opened at Covent Garden Theatre on 16 April 1735, the last new production of Handel’s first season at the theatre. It had an impressive run of eighteen performances, extending the season to the beginning of July. The participation of the French dancer Marie Sallé and her company, for whom Handel provided some of his most delectable ballet music, was an important attraction, but the quality of the work as a whole was undoubtedly the main reason for its success. In the demanding title role Strada’s vocal and dramatic capabilities were fully stretched. The libretto is loosely based on Cantos 6 and 7 of Ariosto’s epic poem Orlando furioso
. Alcina is a sorceress who lures heroes to her magic island and turns them into animals or other shapes. Her latest capture is the knight Ruggiero, who is enjoying the delights of the island and has forgotten his fiancée Bradamante. She, however, intends to find him and win him back, and, in the company of Ruggiero’s old tutor Melisso, has arrived on the island disguised as her own brother. In Act 2 Melisso uses a magic ring to show Ruggiero that the beauties of the island are all illusory, and he and Bradamante convince Ruggiero to escape with them. Alcina learns of Ruggiero’s betrayal (as she sees it) and determines to use her magic powers to prevent him leaving. The final scene of the act is set in the underground vault where Alcina casts her spells. This time, however, her spirits refuse to obey her, perhaps—though this is never stated explicitly—because her genuine love for Ruggiero prevents her from harming him. The scene takes the form of a magnificent accompanied recitative and an aria. Alcina’s desperation is underlined by strange harmonic shifts near the beginning of the recitative: they are derived from a passage in Bononcini’s opera Il Xerse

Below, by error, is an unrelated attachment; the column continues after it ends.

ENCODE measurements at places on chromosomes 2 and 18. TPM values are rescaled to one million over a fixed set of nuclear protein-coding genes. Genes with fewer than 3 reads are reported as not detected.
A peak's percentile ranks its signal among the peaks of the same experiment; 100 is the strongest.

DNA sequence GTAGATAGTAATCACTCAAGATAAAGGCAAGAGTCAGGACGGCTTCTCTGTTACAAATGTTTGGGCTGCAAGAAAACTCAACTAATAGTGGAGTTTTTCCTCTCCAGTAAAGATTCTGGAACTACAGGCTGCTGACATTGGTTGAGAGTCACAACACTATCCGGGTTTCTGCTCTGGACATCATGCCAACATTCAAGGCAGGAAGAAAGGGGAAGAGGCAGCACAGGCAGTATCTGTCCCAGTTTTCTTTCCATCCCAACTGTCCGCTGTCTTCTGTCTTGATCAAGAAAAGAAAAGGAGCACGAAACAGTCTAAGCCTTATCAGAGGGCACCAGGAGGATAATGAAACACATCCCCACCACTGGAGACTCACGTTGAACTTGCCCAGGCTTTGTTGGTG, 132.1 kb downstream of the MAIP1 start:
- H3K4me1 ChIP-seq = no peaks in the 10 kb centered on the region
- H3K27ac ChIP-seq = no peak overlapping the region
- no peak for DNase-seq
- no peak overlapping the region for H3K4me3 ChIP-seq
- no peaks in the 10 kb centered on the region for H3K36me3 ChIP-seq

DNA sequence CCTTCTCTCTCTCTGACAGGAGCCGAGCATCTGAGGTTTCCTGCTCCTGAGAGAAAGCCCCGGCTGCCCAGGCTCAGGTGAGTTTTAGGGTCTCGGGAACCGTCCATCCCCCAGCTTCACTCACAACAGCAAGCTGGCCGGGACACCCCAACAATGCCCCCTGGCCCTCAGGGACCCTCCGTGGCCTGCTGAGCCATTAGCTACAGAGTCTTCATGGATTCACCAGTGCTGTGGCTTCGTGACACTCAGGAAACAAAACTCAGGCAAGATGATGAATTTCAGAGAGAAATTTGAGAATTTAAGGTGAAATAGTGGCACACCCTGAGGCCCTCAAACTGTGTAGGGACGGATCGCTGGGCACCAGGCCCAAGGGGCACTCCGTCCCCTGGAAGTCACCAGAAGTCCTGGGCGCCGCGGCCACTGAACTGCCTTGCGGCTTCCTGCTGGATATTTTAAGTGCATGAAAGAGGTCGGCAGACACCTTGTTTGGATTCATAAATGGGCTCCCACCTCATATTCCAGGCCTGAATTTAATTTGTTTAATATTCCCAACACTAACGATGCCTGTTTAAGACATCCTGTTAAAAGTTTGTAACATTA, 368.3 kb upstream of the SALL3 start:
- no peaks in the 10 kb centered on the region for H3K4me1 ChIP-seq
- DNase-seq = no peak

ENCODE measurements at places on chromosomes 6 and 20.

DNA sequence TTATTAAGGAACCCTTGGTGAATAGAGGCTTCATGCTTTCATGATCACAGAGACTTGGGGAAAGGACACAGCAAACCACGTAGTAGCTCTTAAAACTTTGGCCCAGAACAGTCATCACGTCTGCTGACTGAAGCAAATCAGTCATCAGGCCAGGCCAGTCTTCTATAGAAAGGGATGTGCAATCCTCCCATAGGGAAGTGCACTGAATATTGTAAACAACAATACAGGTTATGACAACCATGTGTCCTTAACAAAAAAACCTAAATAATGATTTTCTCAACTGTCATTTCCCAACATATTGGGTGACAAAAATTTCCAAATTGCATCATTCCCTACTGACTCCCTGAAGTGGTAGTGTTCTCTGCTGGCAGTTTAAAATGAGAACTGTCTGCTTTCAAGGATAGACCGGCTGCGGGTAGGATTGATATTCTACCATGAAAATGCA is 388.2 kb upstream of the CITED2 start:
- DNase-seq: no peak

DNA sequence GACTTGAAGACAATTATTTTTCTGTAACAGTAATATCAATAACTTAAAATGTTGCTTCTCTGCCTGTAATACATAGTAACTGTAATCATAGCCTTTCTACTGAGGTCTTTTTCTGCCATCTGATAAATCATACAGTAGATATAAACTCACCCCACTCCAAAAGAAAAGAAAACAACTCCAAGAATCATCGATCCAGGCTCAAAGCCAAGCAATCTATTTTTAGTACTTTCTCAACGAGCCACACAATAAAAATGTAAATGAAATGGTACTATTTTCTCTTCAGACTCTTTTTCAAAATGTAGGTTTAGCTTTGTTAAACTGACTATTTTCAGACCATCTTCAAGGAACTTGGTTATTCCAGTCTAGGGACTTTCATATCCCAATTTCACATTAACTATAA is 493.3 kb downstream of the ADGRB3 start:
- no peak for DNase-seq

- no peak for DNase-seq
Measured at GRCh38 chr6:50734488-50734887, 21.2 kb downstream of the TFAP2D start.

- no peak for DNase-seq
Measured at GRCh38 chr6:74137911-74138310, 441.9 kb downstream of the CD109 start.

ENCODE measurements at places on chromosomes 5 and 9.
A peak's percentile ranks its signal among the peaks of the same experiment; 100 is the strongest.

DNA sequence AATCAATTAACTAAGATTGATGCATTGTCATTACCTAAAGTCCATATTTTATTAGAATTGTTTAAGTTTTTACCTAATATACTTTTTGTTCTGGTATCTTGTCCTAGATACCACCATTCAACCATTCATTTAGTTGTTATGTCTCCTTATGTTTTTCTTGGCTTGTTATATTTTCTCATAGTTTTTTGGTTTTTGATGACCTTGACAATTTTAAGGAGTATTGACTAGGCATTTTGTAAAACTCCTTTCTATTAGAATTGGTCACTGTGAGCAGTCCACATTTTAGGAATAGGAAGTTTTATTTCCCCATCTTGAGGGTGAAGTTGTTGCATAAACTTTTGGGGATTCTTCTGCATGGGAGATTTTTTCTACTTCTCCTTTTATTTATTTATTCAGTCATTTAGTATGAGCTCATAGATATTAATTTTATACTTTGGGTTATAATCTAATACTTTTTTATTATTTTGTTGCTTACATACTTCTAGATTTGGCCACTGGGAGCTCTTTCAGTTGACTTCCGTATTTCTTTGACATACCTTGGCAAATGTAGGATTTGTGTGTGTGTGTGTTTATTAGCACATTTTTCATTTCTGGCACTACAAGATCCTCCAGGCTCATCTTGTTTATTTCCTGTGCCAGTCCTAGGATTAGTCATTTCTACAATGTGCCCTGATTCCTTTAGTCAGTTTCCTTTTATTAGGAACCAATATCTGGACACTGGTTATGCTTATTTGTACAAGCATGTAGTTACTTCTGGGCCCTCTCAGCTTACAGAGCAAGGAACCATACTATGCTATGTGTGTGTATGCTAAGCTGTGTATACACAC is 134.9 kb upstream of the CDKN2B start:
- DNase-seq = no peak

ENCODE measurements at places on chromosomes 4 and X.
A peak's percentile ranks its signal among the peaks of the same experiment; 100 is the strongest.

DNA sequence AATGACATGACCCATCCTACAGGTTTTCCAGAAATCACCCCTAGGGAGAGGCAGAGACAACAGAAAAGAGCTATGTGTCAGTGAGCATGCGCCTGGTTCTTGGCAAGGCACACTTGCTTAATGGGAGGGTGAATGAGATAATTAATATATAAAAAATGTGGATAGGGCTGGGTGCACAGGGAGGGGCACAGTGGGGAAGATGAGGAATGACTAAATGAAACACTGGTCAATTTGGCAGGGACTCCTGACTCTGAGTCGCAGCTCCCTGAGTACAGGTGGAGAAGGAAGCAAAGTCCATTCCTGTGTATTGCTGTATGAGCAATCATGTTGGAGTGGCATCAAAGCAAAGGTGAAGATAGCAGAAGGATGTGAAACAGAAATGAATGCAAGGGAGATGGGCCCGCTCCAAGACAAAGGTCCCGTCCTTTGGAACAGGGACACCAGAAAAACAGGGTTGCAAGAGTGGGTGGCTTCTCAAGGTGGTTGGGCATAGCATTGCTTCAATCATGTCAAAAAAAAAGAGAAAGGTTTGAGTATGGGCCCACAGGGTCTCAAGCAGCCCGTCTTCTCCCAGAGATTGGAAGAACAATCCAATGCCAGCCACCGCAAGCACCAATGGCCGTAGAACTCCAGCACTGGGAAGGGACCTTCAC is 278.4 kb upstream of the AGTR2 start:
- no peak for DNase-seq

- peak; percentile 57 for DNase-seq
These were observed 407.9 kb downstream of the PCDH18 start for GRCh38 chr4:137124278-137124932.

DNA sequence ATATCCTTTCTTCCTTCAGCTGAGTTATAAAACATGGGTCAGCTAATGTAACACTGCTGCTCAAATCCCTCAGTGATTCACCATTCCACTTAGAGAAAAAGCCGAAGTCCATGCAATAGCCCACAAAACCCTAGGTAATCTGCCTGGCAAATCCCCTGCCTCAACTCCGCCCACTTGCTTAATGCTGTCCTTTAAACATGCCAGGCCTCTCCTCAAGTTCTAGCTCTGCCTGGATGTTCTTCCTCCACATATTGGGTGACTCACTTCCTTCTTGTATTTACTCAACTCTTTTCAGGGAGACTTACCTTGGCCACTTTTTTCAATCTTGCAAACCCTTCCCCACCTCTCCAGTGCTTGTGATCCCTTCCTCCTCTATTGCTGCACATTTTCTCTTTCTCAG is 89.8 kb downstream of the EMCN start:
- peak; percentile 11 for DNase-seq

, but are highly effective in their new context. Sinuous running figures dominate the aria, sometimes in the treble, sometimes in the bass. They suggest the shadowy spirits that hover around Alcina, and the persistent minor-key mood expresses her resignation to fate.
from notes by Anthony Hicks © 2000